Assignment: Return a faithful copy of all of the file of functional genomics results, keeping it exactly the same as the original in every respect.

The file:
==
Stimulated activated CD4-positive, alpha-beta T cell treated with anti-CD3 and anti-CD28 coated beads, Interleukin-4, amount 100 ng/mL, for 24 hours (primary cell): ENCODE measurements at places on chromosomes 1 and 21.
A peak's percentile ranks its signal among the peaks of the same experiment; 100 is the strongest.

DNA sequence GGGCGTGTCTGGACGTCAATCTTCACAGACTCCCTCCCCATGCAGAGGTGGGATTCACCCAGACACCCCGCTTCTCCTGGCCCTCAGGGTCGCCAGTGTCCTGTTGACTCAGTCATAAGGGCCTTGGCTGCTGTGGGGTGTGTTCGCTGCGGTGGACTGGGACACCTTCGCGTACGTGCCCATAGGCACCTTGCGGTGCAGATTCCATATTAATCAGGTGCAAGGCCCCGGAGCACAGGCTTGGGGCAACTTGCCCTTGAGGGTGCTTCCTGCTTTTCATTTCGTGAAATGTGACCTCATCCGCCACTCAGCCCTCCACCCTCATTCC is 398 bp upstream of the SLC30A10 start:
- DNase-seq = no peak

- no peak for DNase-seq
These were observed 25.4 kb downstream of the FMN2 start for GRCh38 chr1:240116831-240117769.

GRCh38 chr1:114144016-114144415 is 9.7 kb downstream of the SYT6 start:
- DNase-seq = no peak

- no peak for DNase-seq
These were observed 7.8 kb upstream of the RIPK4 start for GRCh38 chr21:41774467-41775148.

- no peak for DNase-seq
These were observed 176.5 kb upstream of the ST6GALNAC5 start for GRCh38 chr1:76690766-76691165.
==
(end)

Stimulated activated CD4-positive, alpha-beta T cell treated with anti-CD3 and anti-CD28 coated beads, Interleukin-4, amount 100 ng/mL, for 24 hours (primary cell): ENCODE measurements at places on chromosomes 1 and 21.
A peak's percentile ranks its signal among the peaks of the same experiment; 100 is the strongest.

DNA sequence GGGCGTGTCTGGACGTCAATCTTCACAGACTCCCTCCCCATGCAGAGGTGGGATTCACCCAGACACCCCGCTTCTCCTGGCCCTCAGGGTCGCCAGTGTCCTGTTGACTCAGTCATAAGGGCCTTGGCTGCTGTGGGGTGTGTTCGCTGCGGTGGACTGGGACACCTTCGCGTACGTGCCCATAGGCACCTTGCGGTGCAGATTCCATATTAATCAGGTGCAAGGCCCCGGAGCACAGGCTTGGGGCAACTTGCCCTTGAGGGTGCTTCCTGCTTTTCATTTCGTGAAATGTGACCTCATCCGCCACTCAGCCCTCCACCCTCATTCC is 398 bp upstream of the SLC30A10 start:
- DNase-seq = no peak

- no peak for DNase-seq
These were observed 25.4 kb downstream of the FMN2 start for GRCh38 chr1:240116831-240117769.

GRCh38 chr1:114144016-114144415 is 9.7 kb downstream of the SYT6 start:
- DNase-seq = no peak

- no peak for DNase-seq
These were observed 7.8 kb upstream of the RIPK4 start for GRCh38 chr21:41774467-41775148.

- no peak for DNase-seq
These were observed 176.5 kb upstream of the ST6GALNAC5 start for GRCh38 chr1:76690766-76691165.